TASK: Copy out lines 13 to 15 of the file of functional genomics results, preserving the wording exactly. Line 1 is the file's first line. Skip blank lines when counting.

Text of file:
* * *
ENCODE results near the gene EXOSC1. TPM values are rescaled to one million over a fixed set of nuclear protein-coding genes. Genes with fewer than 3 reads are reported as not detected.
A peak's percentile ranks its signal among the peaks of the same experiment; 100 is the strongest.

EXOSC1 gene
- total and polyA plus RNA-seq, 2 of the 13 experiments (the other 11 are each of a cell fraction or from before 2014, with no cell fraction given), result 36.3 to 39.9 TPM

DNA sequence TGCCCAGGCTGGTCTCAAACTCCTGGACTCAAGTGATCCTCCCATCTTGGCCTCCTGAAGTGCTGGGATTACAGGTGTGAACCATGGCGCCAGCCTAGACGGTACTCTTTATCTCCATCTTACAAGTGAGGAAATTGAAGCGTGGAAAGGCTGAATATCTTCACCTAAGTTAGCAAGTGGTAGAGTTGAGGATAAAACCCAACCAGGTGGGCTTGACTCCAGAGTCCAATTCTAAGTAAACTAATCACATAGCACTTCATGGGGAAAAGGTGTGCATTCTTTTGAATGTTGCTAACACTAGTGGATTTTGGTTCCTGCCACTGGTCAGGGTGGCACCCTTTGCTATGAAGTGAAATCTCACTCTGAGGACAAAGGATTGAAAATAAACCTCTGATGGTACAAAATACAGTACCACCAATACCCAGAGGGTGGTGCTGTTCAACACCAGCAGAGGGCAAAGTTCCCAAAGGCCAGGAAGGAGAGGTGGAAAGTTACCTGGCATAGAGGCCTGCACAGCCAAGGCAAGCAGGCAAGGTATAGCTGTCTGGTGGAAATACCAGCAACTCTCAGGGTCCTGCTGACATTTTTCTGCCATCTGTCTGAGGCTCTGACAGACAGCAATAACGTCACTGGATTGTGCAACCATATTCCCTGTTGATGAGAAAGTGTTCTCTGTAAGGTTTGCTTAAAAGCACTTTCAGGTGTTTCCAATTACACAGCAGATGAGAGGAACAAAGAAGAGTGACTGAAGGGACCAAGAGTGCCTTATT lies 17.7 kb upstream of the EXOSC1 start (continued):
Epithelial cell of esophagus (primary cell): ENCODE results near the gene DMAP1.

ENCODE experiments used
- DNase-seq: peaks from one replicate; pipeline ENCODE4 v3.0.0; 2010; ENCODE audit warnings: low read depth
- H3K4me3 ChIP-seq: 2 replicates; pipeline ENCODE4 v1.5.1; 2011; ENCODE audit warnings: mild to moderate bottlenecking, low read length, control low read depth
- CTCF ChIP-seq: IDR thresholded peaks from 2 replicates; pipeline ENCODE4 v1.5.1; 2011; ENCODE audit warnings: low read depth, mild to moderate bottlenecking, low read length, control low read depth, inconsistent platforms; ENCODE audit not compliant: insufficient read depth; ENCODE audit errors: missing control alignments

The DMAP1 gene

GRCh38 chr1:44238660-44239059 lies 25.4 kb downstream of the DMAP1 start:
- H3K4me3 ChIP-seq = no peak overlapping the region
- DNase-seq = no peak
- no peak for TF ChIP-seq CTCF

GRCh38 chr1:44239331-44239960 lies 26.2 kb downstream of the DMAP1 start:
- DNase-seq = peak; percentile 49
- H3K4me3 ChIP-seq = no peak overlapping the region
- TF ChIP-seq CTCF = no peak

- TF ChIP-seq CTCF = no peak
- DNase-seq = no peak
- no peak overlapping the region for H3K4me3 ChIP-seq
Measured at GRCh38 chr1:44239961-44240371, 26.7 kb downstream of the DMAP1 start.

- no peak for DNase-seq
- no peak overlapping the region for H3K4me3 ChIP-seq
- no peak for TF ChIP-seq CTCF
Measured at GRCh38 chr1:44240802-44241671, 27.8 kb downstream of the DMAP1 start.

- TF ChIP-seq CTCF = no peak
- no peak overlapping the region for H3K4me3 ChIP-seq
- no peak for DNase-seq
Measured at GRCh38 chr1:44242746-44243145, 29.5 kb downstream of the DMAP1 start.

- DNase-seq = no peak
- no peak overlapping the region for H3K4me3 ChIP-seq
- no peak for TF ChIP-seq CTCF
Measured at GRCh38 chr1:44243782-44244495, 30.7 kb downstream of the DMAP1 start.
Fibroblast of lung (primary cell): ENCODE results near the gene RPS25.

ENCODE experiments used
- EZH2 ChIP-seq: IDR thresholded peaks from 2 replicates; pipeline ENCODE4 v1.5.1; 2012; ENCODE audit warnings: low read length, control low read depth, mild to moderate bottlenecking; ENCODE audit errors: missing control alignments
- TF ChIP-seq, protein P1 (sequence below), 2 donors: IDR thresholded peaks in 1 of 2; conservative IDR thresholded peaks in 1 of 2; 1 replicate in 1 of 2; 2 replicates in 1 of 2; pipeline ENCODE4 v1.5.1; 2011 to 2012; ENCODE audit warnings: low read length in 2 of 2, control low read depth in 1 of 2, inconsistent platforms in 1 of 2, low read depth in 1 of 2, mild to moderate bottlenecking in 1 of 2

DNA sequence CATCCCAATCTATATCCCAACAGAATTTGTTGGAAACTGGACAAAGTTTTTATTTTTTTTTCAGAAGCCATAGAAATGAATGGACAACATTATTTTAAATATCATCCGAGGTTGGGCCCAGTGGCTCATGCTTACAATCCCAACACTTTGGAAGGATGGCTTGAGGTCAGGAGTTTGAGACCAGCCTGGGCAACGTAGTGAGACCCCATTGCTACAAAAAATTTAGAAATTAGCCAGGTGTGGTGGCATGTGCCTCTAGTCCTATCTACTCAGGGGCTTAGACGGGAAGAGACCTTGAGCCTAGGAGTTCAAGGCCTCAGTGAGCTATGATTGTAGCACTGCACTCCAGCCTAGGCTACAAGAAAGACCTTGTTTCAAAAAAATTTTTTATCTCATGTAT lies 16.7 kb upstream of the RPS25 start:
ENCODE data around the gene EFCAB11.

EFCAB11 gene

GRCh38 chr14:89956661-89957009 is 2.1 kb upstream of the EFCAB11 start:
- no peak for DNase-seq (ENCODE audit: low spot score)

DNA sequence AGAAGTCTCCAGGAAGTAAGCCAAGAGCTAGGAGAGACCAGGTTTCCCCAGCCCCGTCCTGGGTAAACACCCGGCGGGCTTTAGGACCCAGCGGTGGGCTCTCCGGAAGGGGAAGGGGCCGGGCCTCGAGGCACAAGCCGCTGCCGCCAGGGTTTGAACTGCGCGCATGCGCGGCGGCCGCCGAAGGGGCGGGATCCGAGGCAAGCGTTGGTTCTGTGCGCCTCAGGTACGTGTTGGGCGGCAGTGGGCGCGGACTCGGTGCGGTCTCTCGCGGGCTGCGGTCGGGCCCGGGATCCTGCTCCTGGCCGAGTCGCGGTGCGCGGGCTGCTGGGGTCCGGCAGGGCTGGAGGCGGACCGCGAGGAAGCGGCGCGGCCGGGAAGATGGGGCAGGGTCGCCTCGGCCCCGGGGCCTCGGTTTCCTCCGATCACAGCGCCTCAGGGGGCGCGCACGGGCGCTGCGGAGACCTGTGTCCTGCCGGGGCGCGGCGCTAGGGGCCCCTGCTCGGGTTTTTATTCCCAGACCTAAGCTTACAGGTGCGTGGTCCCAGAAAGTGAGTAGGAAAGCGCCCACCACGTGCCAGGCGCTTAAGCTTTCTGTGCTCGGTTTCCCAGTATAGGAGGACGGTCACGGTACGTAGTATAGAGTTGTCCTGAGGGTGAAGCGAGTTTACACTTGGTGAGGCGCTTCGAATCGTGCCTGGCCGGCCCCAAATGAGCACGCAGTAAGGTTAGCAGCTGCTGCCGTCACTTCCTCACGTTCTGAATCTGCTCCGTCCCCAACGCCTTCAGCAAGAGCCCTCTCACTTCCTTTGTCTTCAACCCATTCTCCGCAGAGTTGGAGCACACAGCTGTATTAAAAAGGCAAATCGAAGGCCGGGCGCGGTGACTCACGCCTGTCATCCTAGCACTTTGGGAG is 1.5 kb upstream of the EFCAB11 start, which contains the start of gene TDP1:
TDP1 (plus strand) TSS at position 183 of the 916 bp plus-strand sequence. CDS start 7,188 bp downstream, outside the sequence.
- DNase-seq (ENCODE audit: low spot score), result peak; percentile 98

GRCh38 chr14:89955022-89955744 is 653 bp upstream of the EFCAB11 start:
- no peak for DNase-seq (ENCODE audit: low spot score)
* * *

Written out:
- H3K4me3 ChIP-seq = no peak overlapping the region
- DNase-seq = no peak
- no peak for TF ChIP-seq CTCF